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The Bystander

Jill Alexander Essbaum

You put your hands on her. It is five years ago.
       Five years ago and to all clocks’ alarm and at
an hour unspecified she chimes o fraud, o fraud.
       Then you regard and re-regard her. Then she boards
her plane. Five years ago and nothing of you is
       a good idea. You are a patriot in no
man’s Reich. Non-partisan. Aloof. Precisely beige
       in your neutrality. You won’t step in. You don’t.
It is five years ago. She volunteers a mouth.
       You pull away as if she’s bleeding fire. Retreat
is every army’s arrogance. As if withdrawal
       lacked cowardice. As if surrender wasn’t brave.
This is what she says to you five years ago
       when you with oddly crude aplomb have shrugged her off,
a flak vest you’re longer so invested in
       protecting yourself with, content (if ill-equipped)
to quibble over whether she is Axis or
       allein. Five years of thoughts like drowsy boats you can’t
not steer inside a landlocked ache. Your plan is wet
       with strategy: A sideline’s still a line drawn in
the sand
. Five years ago she mails a letter you
       don’t read, but let her think you do. How cruel. You cache
it in a vault beneath the street you’ve cobbled in
       your spleen. It seemed the right response. But you can’t fill
with gold a guilt you don’t think you deserve to feel.
       Five years. You lay your lips to hers, your conscience cold
and white like spiteful stars so long away, or Alps
        that lie if they suggest they are impartial. Part
of every loss is shame. But you—cocksure in ways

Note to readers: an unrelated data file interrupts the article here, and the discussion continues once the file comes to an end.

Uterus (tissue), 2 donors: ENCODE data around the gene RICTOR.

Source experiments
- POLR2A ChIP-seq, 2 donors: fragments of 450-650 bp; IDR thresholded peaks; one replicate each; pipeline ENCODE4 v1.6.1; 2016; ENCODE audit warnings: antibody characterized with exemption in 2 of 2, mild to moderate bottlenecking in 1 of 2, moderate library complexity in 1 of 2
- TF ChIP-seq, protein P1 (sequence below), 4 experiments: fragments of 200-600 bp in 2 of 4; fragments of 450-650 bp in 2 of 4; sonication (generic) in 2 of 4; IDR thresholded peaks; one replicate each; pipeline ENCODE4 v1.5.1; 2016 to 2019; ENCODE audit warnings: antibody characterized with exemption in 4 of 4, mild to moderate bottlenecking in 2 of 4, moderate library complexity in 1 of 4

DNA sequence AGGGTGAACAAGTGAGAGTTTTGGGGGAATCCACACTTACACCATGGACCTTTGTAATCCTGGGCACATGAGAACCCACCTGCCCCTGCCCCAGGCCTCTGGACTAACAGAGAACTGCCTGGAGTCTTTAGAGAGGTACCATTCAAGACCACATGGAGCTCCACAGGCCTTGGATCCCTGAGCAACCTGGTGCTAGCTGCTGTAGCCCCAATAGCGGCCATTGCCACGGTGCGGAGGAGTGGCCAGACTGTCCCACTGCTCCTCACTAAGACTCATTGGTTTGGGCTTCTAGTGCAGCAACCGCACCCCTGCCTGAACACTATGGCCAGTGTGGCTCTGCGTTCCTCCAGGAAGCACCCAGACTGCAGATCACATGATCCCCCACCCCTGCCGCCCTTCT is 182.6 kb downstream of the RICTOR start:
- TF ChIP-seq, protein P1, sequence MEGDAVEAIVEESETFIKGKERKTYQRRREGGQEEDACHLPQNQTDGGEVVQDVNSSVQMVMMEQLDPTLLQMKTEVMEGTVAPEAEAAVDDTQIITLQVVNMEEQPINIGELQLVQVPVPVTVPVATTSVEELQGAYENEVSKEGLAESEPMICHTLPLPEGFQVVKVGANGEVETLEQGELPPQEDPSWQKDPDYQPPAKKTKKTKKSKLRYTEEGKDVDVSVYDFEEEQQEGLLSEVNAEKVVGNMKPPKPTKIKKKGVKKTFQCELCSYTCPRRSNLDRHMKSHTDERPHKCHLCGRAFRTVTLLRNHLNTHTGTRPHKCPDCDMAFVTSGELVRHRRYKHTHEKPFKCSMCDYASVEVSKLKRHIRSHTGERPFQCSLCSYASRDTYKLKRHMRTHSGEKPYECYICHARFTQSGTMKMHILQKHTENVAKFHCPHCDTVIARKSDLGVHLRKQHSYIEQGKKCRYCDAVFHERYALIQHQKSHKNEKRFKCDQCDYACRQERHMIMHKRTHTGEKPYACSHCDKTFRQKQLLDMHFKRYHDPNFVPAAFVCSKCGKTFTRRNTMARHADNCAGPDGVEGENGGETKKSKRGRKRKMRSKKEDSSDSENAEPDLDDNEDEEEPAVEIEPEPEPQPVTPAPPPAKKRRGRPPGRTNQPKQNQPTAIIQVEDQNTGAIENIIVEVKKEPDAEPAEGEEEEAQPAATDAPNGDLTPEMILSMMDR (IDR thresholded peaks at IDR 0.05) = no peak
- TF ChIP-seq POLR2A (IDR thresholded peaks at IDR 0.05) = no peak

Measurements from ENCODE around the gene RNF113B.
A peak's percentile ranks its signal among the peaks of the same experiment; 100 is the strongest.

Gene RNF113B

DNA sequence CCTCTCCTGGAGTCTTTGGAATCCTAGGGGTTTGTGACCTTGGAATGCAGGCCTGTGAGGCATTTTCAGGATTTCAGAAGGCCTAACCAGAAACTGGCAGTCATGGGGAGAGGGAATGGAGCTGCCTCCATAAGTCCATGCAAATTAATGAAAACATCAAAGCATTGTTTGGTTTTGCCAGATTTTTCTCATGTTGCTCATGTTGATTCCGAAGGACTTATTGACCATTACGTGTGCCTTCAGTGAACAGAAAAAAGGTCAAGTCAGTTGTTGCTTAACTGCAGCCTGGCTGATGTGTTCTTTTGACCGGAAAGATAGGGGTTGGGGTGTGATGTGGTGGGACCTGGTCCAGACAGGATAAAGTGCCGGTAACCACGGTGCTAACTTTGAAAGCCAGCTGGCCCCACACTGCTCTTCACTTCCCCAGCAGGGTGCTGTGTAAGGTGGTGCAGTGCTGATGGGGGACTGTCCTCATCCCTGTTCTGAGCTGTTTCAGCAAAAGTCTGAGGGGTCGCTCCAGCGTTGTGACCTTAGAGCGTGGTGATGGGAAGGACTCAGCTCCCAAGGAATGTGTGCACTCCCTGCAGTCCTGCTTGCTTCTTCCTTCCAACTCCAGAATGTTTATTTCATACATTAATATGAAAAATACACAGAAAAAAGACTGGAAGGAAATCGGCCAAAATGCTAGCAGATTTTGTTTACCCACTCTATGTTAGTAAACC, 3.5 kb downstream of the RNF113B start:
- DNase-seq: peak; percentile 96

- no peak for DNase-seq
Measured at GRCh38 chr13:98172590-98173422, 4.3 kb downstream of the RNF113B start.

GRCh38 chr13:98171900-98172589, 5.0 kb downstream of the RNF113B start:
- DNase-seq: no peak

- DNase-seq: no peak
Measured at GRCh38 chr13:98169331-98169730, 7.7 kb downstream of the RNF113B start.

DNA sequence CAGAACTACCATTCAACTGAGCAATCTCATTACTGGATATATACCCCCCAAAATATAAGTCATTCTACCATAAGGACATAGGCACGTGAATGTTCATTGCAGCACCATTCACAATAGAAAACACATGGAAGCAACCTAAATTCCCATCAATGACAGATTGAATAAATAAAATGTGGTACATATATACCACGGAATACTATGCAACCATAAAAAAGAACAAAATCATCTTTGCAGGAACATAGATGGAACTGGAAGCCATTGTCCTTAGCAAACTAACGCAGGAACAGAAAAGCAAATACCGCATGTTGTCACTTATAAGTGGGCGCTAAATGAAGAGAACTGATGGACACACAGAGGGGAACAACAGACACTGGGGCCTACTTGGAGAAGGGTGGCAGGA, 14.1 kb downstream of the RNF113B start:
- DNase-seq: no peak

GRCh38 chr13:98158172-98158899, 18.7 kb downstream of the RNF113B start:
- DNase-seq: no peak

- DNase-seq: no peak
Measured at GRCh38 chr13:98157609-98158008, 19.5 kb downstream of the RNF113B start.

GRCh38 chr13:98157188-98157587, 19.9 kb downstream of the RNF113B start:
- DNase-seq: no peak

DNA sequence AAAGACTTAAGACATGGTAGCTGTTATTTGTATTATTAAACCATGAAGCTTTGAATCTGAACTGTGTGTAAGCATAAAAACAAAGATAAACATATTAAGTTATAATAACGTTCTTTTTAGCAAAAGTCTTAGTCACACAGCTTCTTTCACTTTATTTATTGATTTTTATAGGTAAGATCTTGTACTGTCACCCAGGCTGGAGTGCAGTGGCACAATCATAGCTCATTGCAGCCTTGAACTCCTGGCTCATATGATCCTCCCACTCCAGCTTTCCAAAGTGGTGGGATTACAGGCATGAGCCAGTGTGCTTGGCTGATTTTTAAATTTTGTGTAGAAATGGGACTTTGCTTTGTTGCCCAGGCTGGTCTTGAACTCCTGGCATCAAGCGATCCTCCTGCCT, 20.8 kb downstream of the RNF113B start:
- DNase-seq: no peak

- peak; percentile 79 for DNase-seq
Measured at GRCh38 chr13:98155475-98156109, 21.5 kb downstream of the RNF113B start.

beyond the one— stand by, Bystander. She steps on
her plane. There is no ceremony. She farewells
       but to the air around you and the concept of
your eyes. For you are passive in the present and
       the past. And from your mirror’s black, scratched glass it is
forever those five years ago and your defense
       is achromatic, nameless, vague. Both walls and woes
have ears. And wars have wives. And armories have arms.
       And heart’s a muscle not a bone. It cannot break.
And yet she leaves. And that is that is that. She walks
       alone in woods and kicks at trees pretending each
is you. And calls your empty name. And peers through windows
       with a want that even controversy can’t
console. Five years. A tooth. A wedding band. A middle
       road of last perhaps. Don’t choose a side? That’s still
a choice. Pretend it’s not five years ago, it’s now.
       Her plane is late. You come to her, a white cross swimming
in a red and non-capitulating sea.
       She doesn’t call you devil and you are not damned.
No boxcar is refused. And you are not the man
       who lets her get away. Instead, you beg her: stay.

Jill Alexander Essbaum

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